EDITORIAL: Why do we need immigrant welcome signs across campus?


Signs have been popping up on lawns and fences throughout the United States, and they recently made their debut in Brookings. 

They don’t express support for a political candidate, nor do they declare support of a local sports team. They have a simple message: “No matter where you are from, we’re glad you’re our neighbor,” written in Spanish, English and Arabic. 

The signs, posted on private property and on the lawns of South Dakota State University residence halls, are meant to welcome immigrants to the communities of Brookings and SDSU.

But why are they needed in the first place?

While biking in Brookings last month, sociology major Aubrey Marina was stopped at an intersection. A driver rolled down his window, made derogatory comments about her race and said she should be deported. 

“(Diversity) doesn’t feel like it’s a priority,” Marina said. She was born in the United States, but due to her Native American and Mexican heritage, she feels ostracized by others because of her skin, and as a result feels less motivated to try and reach out to other students on campus. 

She thinks this kind of  behavior was emboldened by political turbulence and believes the signs are a step in the right direction.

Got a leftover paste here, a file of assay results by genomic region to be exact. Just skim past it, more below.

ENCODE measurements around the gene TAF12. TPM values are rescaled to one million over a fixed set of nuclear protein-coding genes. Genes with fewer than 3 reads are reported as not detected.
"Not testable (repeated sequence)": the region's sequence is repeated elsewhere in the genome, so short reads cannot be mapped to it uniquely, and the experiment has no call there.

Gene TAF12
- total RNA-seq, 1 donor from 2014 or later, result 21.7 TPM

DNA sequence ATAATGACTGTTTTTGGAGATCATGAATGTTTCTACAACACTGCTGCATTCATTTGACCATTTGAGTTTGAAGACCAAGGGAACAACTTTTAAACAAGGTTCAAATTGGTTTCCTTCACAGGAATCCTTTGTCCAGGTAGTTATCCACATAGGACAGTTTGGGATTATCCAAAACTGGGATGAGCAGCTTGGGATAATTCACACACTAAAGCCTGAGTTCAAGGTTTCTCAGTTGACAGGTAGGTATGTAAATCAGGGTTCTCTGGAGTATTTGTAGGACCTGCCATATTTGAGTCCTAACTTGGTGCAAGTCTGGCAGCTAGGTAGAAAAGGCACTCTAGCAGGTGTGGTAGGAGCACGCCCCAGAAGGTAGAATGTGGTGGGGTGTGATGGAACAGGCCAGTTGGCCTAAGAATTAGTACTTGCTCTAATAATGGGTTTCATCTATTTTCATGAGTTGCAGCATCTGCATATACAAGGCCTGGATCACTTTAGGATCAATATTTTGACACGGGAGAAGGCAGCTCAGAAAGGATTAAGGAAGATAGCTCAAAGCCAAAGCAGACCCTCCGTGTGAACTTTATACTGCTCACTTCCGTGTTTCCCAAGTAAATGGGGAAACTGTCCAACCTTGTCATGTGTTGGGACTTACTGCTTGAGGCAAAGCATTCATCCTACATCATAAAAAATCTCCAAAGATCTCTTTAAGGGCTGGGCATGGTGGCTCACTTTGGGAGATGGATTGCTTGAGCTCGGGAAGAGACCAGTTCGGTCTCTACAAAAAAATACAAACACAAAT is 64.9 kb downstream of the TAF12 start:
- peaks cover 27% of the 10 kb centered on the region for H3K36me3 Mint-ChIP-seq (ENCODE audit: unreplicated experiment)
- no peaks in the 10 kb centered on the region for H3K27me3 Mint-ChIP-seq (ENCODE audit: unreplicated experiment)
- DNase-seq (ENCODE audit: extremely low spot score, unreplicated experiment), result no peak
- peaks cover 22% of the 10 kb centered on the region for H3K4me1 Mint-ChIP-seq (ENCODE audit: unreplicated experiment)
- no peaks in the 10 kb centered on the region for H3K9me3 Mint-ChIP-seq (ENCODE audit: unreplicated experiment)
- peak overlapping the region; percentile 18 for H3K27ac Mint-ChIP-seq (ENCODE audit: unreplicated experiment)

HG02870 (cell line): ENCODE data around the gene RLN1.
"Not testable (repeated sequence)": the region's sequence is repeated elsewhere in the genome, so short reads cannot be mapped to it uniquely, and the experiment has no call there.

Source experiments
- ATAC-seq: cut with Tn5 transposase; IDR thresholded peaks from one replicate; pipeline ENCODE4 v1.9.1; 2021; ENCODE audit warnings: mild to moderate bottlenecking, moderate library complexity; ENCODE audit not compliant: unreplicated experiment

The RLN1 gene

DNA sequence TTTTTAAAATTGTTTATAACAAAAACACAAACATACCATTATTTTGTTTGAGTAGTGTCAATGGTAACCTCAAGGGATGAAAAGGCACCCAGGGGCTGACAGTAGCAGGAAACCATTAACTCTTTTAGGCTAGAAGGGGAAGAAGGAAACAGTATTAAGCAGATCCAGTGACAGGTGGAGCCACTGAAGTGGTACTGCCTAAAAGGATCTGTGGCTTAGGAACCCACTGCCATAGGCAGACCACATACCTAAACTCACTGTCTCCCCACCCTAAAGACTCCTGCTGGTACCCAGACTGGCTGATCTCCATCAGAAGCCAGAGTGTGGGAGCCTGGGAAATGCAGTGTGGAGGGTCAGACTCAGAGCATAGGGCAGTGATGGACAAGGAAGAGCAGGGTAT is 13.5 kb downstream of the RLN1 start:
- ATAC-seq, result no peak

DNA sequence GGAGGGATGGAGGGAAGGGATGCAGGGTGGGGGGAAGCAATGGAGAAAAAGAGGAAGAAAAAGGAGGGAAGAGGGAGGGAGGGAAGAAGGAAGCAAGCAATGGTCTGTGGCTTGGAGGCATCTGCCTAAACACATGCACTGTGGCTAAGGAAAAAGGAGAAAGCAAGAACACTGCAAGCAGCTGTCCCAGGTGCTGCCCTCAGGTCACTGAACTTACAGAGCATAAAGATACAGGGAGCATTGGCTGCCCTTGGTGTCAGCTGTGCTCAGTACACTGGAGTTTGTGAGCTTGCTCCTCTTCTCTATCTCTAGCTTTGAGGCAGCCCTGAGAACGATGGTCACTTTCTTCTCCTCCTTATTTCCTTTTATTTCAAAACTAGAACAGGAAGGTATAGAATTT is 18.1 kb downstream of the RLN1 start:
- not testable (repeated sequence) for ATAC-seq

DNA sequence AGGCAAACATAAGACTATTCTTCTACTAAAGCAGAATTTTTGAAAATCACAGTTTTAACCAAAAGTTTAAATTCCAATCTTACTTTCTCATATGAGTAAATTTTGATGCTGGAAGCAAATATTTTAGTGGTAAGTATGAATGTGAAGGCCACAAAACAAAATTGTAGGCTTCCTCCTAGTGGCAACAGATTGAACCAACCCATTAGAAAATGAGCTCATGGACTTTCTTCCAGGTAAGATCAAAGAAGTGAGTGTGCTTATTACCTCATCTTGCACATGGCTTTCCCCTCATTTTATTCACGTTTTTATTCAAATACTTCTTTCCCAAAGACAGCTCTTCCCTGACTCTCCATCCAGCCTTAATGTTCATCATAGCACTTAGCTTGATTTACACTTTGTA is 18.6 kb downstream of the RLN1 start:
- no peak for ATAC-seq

Marina expects they will raise awareness, spark conversation and hopefully bring about change. But people need to talk to make change, she said. 

The signs are not enough for her.

The signs began in a small Mennonite church in the town of Harrisonburg, Virginia. Pastor Matthew Bucher was disappointed in the anti-immigrant rhetoric being expressed in the political campaign of Donald Trump and wanted to show support for his multicultural neighbors. 

“Everyone, no matter where they’re from or what language they speak, deserves to feel welcome,” Bucher said in an interview with NPR. 

If the signs were meant to help counteract the isolationist policies of the Trump administration, that leaves an important question: are they working in Brookings?

“Yes and no,” said Viraj Patel, an international student and senior communication studies major. “I say yes because those signs are a way of telling (international students) that people know that there are horrible things that happen to immigrants and international students in our country. On the other hand, I don’t feel they do a lot, because of their obvious limitations. In the end it’s only a sign.”

It is possible that the lack of willingness to do more than put up signs was what deteriorated the situation to its current state.

However, our editorial staff is not diverse enough to comment on the struggles of people in the international and minority communities. 

Instead, we would ask them. Do you feel welcome? Do the signs help make you feel that way? More importantly, what can each of us, as citizens of this country, and students at SDSU, do to make you feel more at home?

We can’t comment on the struggles faced by racial minorities, but we are willing to listen.

Reach out to us.

The Collegian Editorial Board meets weekly and agrees on the issue of the editorial. The editorial represents the opinion of The Collegian.